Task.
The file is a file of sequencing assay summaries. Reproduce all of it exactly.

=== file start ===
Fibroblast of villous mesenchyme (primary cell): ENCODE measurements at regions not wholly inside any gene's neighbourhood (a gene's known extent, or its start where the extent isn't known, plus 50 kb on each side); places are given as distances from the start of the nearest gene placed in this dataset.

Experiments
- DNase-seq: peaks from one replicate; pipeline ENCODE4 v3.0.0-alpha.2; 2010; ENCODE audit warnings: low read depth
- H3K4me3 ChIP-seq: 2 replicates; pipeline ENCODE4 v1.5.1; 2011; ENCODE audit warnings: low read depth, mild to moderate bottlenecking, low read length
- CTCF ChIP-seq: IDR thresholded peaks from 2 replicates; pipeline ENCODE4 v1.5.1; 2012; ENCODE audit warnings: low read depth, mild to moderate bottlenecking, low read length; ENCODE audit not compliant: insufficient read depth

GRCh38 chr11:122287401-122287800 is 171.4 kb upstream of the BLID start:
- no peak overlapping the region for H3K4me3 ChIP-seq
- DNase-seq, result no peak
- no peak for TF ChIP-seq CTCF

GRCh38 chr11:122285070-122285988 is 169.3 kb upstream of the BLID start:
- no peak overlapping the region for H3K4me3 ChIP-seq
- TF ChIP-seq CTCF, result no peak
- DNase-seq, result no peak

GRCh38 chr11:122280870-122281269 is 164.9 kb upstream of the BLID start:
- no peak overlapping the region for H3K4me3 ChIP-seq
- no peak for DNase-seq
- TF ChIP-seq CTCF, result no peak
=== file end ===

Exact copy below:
Fibroblast of villous mesenchyme (primary cell): ENCODE measurements at regions not wholly inside any gene's neighbourhood (a gene's known extent, or its start where the extent isn't known, plus 50 kb on each side); places are given as distances from the start of the nearest gene placed in this dataset.

Experiments
- DNase-seq: peaks from one replicate; pipeline ENCODE4 v3.0.0-alpha.2; 2010; ENCODE audit warnings: low read depth
- H3K4me3 ChIP-seq: 2 replicates; pipeline ENCODE4 v1.5.1; 2011; ENCODE audit warnings: low read depth, mild to moderate bottlenecking, low read length
- CTCF ChIP-seq: IDR thresholded peaks from 2 replicates; pipeline ENCODE4 v1.5.1; 2012; ENCODE audit warnings: low read depth, mild to moderate bottlenecking, low read length; ENCODE audit not compliant: insufficient read depth

GRCh38 chr11:122287401-122287800 is 171.4 kb upstream of the BLID start:
- no peak overlapping the region for H3K4me3 ChIP-seq
- DNase-seq, result no peak
- no peak for TF ChIP-seq CTCF

GRCh38 chr11:122285070-122285988 is 169.3 kb upstream of the BLID start:
- no peak overlapping the region for H3K4me3 ChIP-seq
- TF ChIP-seq CTCF, result no peak
- DNase-seq, result no peak

GRCh38 chr11:122280870-122281269 is 164.9 kb upstream of the BLID start:
- no peak overlapping the region for H3K4me3 ChIP-seq
- no peak for DNase-seq
- TF ChIP-seq CTCF, result no peak